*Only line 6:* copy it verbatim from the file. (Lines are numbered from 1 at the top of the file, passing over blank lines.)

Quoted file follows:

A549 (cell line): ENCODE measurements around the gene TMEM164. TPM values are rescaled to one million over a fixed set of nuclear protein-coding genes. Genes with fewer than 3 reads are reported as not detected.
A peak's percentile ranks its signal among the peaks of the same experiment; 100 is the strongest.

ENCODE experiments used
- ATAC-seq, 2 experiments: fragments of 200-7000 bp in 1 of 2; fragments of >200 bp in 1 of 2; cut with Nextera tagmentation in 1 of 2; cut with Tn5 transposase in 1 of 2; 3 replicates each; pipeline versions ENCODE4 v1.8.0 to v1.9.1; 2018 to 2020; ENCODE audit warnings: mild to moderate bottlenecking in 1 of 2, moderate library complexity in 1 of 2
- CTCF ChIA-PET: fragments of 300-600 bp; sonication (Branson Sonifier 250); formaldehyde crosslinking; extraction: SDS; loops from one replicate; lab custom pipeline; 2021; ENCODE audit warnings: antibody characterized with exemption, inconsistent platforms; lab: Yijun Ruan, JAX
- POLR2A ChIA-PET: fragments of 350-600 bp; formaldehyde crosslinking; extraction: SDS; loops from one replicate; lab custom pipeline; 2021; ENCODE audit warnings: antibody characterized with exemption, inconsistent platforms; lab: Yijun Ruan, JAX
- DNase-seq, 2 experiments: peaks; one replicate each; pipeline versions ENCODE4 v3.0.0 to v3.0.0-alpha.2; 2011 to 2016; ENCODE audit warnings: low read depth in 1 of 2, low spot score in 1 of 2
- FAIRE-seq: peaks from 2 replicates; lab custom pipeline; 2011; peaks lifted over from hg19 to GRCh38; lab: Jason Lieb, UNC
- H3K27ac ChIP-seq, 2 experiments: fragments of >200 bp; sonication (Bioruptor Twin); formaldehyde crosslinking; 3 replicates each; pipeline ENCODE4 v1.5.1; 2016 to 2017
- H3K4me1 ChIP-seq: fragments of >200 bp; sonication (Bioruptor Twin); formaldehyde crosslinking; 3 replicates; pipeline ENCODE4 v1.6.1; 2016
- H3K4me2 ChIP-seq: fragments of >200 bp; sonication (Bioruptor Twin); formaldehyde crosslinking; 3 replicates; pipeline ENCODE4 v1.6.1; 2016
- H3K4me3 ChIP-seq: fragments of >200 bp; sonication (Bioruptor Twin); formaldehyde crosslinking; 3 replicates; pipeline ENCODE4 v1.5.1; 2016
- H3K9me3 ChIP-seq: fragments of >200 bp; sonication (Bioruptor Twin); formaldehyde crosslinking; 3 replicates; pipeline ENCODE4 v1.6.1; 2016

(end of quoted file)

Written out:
- POLR2A ChIA-PET: fragments of 350-600 bp; formaldehyde crosslinking; extraction: SDS; loops from one replicate; lab custom pipeline; 2021; ENCODE audit warnings: antibody characterized with exemption, inconsistent platforms; lab: Yijun Ruan, JAX